A group of endangered Mallee Emu-wrens have recently given us a lot to celebrate!
Following two translocations which saw 78 Mallee Emu-wrens released in Ngarkat Conservation Park, we’re excited to announce the tiny birds are thriving in their new home and the Zoos SA conservation team is celebrating some baby birdy joy!
After disastrous wildfires saw Mallee Emu-wrens disappear from their grassy South Australian habitats during the summer of 2013 and 2014, a management plan was quickly devised for the teeny mallee species.
This plan saw a number of the birds, who weigh around four grams – the same as a teaspoon of sugar, relocated from Victoria to their previous native range in South Australia last year.
Six months after completing both the translocations, some very exciting behaviours from the wrens were observed.
“In October, 30 of the birds released as part of the translocations were sighted and found to have settled in really well,” Zoos SA Conservation Manager Dr Liberty Olds says.
While the team were thrilled to identify many of the birds, they were quick to notice some of the birds acting in quite a secretive manner.
“Even though Mallee Emu-wrens are known for their elusive nature, some of the birds were observed being more shy than usual,” says Liberty
“It was really exciting to later hear this reluctance to be spotted was due to the fact they had young with them!
“The team even saw instances of cooperative breeding, with some groups of three birds seen raising chicks together.”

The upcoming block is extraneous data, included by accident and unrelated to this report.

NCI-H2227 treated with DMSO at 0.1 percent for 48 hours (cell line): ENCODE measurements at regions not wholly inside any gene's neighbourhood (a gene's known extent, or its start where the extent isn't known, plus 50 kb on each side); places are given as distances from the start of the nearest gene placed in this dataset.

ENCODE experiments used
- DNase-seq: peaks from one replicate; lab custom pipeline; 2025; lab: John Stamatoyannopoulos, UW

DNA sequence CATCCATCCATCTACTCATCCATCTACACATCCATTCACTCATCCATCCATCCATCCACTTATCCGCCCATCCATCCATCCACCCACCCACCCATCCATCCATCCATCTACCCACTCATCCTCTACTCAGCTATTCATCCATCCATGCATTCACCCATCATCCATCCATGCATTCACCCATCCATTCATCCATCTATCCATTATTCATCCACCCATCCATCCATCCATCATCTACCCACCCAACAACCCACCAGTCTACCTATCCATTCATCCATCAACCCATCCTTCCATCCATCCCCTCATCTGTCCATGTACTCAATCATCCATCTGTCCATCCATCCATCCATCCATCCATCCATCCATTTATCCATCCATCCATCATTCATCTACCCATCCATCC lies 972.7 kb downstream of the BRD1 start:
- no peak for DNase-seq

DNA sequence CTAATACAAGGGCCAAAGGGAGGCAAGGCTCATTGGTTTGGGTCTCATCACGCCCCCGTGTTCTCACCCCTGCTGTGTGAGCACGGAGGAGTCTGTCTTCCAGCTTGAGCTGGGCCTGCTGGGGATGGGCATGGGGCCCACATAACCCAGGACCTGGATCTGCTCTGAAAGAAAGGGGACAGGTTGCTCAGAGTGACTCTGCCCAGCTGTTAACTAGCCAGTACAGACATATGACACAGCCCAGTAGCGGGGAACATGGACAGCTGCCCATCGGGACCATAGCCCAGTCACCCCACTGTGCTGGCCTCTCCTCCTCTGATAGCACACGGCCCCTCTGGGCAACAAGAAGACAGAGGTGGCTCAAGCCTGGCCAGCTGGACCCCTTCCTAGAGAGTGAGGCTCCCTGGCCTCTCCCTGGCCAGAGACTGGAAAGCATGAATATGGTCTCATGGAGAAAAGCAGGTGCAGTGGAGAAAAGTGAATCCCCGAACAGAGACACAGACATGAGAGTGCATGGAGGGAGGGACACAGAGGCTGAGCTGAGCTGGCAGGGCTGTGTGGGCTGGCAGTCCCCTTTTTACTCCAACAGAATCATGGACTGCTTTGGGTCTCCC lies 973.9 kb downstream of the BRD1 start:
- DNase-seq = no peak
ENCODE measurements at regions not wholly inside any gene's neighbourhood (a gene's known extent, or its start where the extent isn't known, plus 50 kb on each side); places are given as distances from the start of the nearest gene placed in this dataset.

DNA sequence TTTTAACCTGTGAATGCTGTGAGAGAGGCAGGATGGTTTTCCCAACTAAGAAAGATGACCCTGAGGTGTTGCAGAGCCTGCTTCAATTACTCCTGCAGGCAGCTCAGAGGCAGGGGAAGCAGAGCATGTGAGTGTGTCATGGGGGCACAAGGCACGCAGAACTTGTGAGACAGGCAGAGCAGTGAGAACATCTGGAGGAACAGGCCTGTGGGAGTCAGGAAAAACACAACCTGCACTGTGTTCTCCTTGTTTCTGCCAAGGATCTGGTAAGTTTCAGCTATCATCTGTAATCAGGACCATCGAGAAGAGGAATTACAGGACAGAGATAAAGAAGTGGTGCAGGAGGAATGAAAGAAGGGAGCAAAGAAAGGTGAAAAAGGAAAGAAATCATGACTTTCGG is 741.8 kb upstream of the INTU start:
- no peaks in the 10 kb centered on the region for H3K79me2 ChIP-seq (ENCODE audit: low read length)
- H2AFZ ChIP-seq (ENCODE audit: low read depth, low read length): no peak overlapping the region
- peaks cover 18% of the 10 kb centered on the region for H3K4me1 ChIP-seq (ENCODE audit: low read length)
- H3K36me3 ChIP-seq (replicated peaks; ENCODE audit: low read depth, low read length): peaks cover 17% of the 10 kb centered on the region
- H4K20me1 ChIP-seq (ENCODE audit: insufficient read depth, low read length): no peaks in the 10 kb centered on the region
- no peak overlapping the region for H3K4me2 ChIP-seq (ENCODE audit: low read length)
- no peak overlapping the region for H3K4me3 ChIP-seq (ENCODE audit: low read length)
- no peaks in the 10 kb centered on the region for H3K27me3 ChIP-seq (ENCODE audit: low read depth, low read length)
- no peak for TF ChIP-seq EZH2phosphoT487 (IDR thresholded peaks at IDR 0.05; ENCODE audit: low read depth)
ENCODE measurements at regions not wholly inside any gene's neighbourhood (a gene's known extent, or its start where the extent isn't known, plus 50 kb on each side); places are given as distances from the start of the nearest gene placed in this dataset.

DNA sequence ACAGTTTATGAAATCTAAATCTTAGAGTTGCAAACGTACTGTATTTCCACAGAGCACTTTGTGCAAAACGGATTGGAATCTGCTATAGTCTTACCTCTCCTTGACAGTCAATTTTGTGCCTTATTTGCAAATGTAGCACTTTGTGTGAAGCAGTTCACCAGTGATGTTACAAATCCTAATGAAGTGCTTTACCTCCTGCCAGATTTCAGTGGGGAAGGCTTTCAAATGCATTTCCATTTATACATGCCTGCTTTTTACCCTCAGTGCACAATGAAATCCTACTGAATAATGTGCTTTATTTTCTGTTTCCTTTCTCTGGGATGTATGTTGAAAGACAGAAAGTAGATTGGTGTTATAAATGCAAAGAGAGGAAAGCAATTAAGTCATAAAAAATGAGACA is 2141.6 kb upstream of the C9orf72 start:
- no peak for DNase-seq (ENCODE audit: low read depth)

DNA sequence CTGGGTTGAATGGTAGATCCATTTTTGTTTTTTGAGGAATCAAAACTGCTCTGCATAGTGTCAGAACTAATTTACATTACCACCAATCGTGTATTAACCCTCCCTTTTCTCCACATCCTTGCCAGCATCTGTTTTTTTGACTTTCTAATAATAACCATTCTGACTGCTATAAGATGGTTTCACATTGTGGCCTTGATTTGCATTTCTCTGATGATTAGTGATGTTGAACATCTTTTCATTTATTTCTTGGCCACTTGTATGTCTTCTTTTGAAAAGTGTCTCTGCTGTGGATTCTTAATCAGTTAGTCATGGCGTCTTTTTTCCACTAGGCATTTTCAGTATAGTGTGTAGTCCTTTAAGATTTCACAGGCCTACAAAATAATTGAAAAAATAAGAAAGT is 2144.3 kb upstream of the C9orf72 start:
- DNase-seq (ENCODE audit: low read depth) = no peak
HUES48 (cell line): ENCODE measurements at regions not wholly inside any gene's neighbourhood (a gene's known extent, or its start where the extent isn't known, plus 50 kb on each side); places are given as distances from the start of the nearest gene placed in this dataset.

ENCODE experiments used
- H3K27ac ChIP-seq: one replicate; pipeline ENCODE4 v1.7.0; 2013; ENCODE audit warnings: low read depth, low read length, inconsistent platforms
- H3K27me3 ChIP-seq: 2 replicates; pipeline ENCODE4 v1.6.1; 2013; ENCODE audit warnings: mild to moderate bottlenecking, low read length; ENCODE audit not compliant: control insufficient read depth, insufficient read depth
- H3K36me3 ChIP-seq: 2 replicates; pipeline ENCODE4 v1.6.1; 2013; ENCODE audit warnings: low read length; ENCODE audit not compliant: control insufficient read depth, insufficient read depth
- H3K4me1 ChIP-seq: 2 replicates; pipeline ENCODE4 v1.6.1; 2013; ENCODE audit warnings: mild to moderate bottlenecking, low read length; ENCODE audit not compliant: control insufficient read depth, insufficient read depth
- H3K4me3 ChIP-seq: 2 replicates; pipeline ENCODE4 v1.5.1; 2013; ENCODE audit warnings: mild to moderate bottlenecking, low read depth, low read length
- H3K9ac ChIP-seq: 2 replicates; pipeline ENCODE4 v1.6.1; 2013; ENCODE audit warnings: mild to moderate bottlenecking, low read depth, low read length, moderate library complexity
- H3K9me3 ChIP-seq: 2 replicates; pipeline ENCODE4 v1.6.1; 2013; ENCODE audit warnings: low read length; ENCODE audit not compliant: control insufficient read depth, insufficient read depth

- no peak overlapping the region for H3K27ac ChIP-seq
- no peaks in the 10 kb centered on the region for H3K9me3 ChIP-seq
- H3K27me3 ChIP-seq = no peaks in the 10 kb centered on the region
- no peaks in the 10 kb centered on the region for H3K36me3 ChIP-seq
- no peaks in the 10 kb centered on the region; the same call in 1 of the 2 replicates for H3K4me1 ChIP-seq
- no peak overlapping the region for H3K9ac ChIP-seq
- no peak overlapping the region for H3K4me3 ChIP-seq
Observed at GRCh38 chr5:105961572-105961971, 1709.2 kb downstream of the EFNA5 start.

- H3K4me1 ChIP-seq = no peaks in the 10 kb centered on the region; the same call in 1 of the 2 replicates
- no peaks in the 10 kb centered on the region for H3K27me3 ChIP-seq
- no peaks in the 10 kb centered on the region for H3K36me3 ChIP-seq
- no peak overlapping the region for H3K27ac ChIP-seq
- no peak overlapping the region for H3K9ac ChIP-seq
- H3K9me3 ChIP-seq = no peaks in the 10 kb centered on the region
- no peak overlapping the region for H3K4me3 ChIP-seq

In total, nine breeding groups of birds were observed with seven of those having little fledglings in tow.
Breeding is a great indicator that the birds are feeling comfortable and safe in their new home, a huge accomplishment for the relocation team.
We’re also pleased to report the substitute Rufous-crowned Emu-wrens who are testing out our specialised Mallee Emu-wren breeding facility at Monarto Zoo are thriving, providing staff with vital information about the needs of wrens in captivity.
This puts us in a better position than ever to begin a critical breeding program for Mallee Emu-wrens at our site.
As a conservation charity, we exist to give species just like the tiny Mallee Emu-wrens a lifeline into the future.
This project is supported the South Australian Murray-Darling Basin Natural Resources Management Board through funding from the Australian Government’s National Landcare Program and NRM levies, as well as contributions from all project partners including BirdLife Australia, Zoos SA, the Victorian Department of Environment, Land, Water & Planning, Parks Victoria, Rotary International, La Trobe University, Monash University and Zoos Victoria.